It is evident by the number of organ systems and cellular functions affected by mercury that exposure to the various form of mercury is detrimental to public health. Evaluation of the epidemiological consequences of mercury toxicity over the years has added greatly to the understanding of mercury toxicity and its human impact. History has left us with a wide array of information regarding the effects of mercury toxicity: the earliest recorded death by mercury of the Qin Shi Huang first emperor to unify China [78], the "Mad Hatter disease" among milliners in the 18th and 19th centuries [79], the mercury spill on board the two British ships the Her Majesty's ship (HMS) Triumph and HMS Philpps in 1810 [80,81], the apparent death of approximately 60 men during the construction of Saint Isaac's Cathedral in Russia between 1818 to 1858 from the gold amalgam used for gilding [82], the mysterious death of actress Olive Thomas in 1920 from ingestion of her husband's mercury pill used at the time to treat syphilis [83,84], the event at the Norwich England seed packing facility in the 1930s where the term "Hunter-Russell syndrome" originates [85], the 1950s industrial spill in Minamata and Niigat Japan where it was defined as "Minamata disease" [4], the rural poisoning in Iraq in 1971 to 1972 from MeHg-based fungicide [86], Karen Wetterhahn's death at Dartmouth College in 1996 from a drop of dimethymercury of her latex gloves [87], Tony Winneet's accidental death from using liquid mercury to extract gold from old computer parts [88], the current finding of mercury in 6.0% of skin-lightening products tested in one study [89] and 47% of products tested in a Somali community contained mercury [90], the long term effects of the California Gold mining impact on mercury redistribution and potential impact on human health [91], and the numerous links to human consumption of mercury laden fish [92,93]. All of these events have left us with an indelible account of the detrimental effects of mercury on human health. In light of these historic events and the toxicological evidence presenting in this review regarding the systemic effects of mercury on cellular, cardiovascular, hematological, pulmonary, renal, immunological, neurological, endocrine, reproductive, and embryonic development, efforts should be made to insure adequate steps are taken in public health and prevention to reduce the occurrence of mercury exposure and raise public awareness.

Conflict of Interest

The authors have no conflicts of interest with the material presented in this paper.


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Figure 1
Routes of mercury exposure in humans.
Table 1.
Mercury content of different seafoods [14]
Species Mercury content (ppm) Safety
Anchovies 0.0431 Eco-good
Butterfish 0.0581 Eco-good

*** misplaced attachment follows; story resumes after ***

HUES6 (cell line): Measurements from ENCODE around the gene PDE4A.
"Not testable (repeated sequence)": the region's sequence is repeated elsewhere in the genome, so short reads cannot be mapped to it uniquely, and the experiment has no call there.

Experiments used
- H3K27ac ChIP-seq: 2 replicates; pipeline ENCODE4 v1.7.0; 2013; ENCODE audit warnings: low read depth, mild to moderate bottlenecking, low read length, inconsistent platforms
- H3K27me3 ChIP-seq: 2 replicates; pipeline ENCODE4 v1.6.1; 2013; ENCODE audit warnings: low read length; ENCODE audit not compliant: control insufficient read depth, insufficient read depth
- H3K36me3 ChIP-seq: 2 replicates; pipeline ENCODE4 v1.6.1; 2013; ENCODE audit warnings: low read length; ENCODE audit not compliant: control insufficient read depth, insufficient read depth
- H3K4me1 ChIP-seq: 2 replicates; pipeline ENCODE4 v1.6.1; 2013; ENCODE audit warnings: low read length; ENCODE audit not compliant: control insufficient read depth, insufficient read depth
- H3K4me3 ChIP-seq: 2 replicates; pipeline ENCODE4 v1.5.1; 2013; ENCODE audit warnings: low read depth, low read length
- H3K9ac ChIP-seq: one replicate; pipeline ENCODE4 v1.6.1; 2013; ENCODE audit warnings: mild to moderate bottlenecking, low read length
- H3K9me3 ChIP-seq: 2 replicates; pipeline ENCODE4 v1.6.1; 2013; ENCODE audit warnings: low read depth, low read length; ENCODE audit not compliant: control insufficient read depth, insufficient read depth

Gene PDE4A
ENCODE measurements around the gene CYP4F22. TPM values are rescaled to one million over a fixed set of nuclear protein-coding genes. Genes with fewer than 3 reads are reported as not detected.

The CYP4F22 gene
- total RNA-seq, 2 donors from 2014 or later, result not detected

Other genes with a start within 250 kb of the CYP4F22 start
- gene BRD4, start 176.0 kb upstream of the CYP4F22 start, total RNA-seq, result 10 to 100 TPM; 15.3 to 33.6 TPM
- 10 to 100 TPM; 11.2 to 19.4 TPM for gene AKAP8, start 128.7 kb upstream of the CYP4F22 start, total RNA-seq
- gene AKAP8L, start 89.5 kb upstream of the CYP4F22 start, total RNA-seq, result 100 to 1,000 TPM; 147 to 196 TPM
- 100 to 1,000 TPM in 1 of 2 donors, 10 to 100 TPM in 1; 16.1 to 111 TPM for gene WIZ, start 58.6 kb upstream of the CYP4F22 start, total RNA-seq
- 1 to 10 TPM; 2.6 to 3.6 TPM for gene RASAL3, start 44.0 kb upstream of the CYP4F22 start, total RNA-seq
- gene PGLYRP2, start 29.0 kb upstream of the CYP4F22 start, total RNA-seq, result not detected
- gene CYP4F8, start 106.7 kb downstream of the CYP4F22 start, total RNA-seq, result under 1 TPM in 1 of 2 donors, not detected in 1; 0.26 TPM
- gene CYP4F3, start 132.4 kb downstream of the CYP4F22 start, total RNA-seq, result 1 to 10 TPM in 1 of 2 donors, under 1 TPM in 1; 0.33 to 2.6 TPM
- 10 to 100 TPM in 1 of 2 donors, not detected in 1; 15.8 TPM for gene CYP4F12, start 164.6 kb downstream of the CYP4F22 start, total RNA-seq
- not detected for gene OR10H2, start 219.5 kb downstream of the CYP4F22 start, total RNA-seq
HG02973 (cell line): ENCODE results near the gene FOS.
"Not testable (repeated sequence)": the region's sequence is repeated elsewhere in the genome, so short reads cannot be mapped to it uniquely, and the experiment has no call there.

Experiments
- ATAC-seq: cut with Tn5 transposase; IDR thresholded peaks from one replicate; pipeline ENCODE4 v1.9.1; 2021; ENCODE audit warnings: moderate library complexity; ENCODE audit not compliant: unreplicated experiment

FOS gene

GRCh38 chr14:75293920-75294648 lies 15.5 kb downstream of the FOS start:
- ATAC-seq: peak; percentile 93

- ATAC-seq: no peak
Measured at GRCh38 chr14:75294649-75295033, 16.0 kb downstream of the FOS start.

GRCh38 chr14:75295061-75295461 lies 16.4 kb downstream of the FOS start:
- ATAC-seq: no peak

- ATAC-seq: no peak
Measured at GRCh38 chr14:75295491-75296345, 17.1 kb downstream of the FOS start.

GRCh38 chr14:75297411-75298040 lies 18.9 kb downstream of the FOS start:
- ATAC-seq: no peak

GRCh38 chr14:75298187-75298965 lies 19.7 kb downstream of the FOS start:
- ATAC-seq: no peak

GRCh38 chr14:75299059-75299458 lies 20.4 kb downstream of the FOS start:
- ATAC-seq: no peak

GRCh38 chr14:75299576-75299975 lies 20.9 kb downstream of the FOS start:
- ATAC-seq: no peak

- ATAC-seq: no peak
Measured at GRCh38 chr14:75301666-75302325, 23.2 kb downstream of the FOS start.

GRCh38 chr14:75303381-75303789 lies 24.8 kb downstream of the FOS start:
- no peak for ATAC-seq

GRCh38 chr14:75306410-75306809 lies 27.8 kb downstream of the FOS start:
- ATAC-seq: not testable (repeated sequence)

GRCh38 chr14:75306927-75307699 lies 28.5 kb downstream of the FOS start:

Catfish 0.049±0.084 Eco-good
Crab (blue, king, and snow) 0.060±0.112 Eco-good
Crawfish 0.033±0.012 Eco-good
Flatfish (flounder, plaice, and sole) 0.045±0.049 Eco-good
Haddock 0.031±0.021 Eco-good
Herring 0.0441 Eco-good
Mackerel, Atlantic 0.0501 Eco-good
Mullet 0.0461 Eco-good
Oysters (farmed) 0.013±0.042 Eco-good
Pollock 0.041±0.106 Eco-good
Salmon, wild (Alaska) 0.014±0.041 Eco-good
Sardines, Pacific (US) 0.016±0.007 Eco-good
Scallops 0.0501 Eco-good
Squid 0.0701 Eco-good
Tilapia 0.0101 Eco-good
Trout, rainbow (farmed, freshwater) 0.072±0.143 Eco-good
Tuna, albacore (US, Canada) 0.353±0.126 Eco-bad
Atlantic cod (also known as gadus morhua, rock cod, codling, scrod cod) 0.095±0.080 Eco-bad
Bigeye/yellowfin tuna (imported long- line) 0.325±0.220 Eco-bad
Bluefish 0.337±0.127 Eco-bad
Chilean sea bass 0.386±0.384 Eco-bad
Carp 0.1401 Eco-bad
Grouper 0.465±0.293 Eco-bad
Halibut 0.252±0.233 Eco-bad
Imported swordfish 0.976±0.510 Eco-bad
King mackerel 0.7301 Eco-bad
Marlin 0.485±0.237 Eco-bad
Monkfish 0.1801 Eco-bad
Orange roughy 0.554±0.148 Eco-bad
Sablefish (Alaska, Canada) 0.2201 Eco-bad
Shark (Carcarhinus limbatus) or short- fin mako (Isurus oxyrinchus) 0.988±0.631 Eco-bad
Snapper 0.189±0.274 Eco-bad
Tilefish (golden bass, Atlantic) 1.450±0.122 Eco-bad

Values are presented as mean±SD.

Maximum allowable concentration in seafood is 1 ppm according to US Food and Drug Administration.

Mercury levels in commercial fish and shellfish US Food and Drug Administration and US EPA Advisory EPA-823-F-04-009 (March 2004).

1 No SD given.

Table 2.
Some characteristics methylmercury toxic signs and symptoms are associated with the following mnemonic: DEADLY METHYLMERCURIALS
Letter Definition
D Dental problems and amalgam release of mercury
E Endocrine toxicity and dysfunction
A Affects adrenal function and hormone production (inhibiting of 21α-hydroxylase)
D Diabetes may be associated or caused
L Likely inhibits myelin synthesis in developing feti and children
Y Young’s syndrome (Azoospermia sinopulmonary infections)
M Methylation of inorganic mercury in body
E Environmental accumulation (soil, water, air)
T Toxic to GI, liver, and pancreas
H Hypertension due to epinephrine excess (inhibits catecholamine metabolism)
Y Young women should avoid some fish
L Long biological half-life (may be >90 days)
M Microorganisms (sulfate processers) synthesize from inorganic mercury
E Enters food chain, bio accumulates, and biomagnifies
R Red blood cell accumulation (competes with iron for hemoglobin binding)
C Crosses blood-brain barrier and produces central nervous system toxicity
U Uterine fetal toxicity
R Renal toxicity, especially to renal tubules
I Immune, enzyme, and genetic alterations
A Association with many neurodegenerative diseases
L Long-term toxicity on many organs and systems
S Special senses affected

Developed by Walker EM Jr, 2008.